- Given the lag between rising mortgage rates and house prices, a 0.9% month-on-month fall in Nationwide’s measure in October shouldn’t be taken as a conclusive judgement on the effect of recent financial market turbulence.
- But with interest rates on mortgages still well above the levels of only a few months ago and cost of living pressures on households significant, October’s fall in values is a likely prelude to further falls.
- However, calmer markets, less pressure on the Bank of England to raise interest rates substantially and some fallback in mortgage rates from September’s peak have all reduced the extent of the prospective decline in property values. The EY ITEM Club expects average prices to fall by around 5%-10% over the next year or so.
Martin Beck, chief economic advisor to the EY ITEM Club, says: “Given the recent challenges for the housing market from financial market turmoil, an associated rise in mortgage rates, and concerns that the Bank of England may opt for a particularly significant rise in interest rates in November, a 0.9% month-on-month fall in Nationwide’s measure of house prices in October did not come as a surprise. This was the first fall since July 2021 and the largest since June 2020. Annual growth stood at 7.2%, down from 9.5% in September.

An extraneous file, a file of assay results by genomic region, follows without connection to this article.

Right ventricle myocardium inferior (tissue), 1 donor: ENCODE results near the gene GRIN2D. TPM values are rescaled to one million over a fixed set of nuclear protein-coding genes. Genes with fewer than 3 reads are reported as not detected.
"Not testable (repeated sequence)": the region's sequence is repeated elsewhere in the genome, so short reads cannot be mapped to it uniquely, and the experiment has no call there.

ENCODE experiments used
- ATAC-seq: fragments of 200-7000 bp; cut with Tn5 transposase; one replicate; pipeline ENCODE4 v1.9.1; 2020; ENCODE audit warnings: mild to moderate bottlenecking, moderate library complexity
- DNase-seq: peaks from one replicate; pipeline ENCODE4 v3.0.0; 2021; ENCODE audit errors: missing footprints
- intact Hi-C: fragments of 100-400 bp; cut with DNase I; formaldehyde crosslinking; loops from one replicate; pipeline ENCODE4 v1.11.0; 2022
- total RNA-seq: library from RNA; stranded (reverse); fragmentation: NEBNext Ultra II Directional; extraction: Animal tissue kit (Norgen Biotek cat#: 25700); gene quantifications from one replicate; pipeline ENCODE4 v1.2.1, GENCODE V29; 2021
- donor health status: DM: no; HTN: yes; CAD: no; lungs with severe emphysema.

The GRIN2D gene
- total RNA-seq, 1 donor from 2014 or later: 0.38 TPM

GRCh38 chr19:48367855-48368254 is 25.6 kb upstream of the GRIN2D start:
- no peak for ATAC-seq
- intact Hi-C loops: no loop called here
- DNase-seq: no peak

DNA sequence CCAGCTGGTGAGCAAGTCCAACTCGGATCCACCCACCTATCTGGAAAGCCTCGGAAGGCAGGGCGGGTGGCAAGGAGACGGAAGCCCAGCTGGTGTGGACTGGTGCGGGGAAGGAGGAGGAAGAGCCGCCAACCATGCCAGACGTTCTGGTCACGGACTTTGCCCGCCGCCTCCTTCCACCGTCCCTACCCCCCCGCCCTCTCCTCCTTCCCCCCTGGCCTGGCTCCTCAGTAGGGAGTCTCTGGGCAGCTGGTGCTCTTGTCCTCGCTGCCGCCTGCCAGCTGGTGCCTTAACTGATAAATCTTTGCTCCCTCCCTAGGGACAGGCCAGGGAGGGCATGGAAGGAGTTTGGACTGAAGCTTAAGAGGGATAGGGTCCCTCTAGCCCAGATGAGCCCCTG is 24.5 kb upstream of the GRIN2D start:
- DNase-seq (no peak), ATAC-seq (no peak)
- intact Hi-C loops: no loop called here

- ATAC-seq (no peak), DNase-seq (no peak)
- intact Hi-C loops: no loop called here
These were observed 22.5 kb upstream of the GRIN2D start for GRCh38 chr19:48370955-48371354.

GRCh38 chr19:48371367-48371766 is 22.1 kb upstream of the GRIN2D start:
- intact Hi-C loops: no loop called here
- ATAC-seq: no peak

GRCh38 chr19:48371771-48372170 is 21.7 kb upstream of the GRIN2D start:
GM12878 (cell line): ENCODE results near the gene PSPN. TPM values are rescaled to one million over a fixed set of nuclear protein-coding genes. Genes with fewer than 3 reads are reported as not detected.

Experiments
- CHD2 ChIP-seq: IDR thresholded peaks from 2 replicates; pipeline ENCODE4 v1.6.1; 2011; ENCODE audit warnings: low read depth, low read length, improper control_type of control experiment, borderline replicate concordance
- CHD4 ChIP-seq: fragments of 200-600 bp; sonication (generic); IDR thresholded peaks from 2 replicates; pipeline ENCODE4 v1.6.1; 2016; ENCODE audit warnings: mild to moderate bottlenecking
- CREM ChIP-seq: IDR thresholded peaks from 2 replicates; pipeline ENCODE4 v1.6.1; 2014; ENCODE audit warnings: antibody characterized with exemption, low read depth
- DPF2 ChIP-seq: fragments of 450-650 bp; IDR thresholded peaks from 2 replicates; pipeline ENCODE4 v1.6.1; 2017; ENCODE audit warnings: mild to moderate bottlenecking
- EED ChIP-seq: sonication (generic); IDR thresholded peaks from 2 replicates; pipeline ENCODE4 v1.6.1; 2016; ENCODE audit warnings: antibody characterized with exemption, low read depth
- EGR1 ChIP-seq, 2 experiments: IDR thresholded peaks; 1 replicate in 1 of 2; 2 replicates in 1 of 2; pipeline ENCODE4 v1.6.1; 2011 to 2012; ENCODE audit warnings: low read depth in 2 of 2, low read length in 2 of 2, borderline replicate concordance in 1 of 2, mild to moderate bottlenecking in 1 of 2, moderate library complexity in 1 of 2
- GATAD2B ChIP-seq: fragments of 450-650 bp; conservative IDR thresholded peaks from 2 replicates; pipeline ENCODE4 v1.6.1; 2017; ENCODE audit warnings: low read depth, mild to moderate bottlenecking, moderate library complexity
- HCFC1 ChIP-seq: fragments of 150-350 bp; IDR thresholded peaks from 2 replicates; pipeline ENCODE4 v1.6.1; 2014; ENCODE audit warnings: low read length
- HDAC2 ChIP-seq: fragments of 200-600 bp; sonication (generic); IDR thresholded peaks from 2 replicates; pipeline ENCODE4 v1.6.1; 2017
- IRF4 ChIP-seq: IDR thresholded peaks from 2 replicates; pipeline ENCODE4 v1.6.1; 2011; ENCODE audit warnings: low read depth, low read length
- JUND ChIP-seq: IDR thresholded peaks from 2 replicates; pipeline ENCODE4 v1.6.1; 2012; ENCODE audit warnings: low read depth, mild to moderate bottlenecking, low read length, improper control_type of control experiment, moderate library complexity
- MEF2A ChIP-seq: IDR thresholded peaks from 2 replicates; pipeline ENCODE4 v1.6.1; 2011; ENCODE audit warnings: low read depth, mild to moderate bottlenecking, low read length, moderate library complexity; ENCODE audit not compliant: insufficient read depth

“October’s fall could likely be a sign of things to come. Although mortgage rates have retreated from the highs seen just after the mini-budget, they’re still elevated compared to early-mid September. For example, the current standard variable rate on a Nationwide mortgage is 5.24%, compared to 3.74% pre-mini-budget. Cost of living pressures remain challenging, and face being exacerbated by tax rises and public spending restraint in November’s Autumn Statement, and consumer confidence is notably depressed.
“However, the extent of the likely fall in house prices has retreated over the last few weeks. A return to calmer sentiment in the financial markets and the Government’s change of tack on fiscal policy mean the odds of the Bank of England announcing an especially large rise in interest rates in its meeting later this week has receded. If that expectation materialises, mortgage rates would be expected to fall back further. The market also still appears too hawkish as to where it expects the Bank of England rate to peak. The EY ITEM Club thinks Bank Rate will top out at no more than 4% early next year, compared to investors’ current expectations of 5%.
“Moreover, it’s still the case that cost of living challenges are most pressing for low-income, primarily-renting, households, not better-off home owners, many of whom have savings accumulated during the pandemic to draw on. So, while the EY ITEM Club expects average property prices to fall further, the decline is likely to be restricted to 5%-10%.”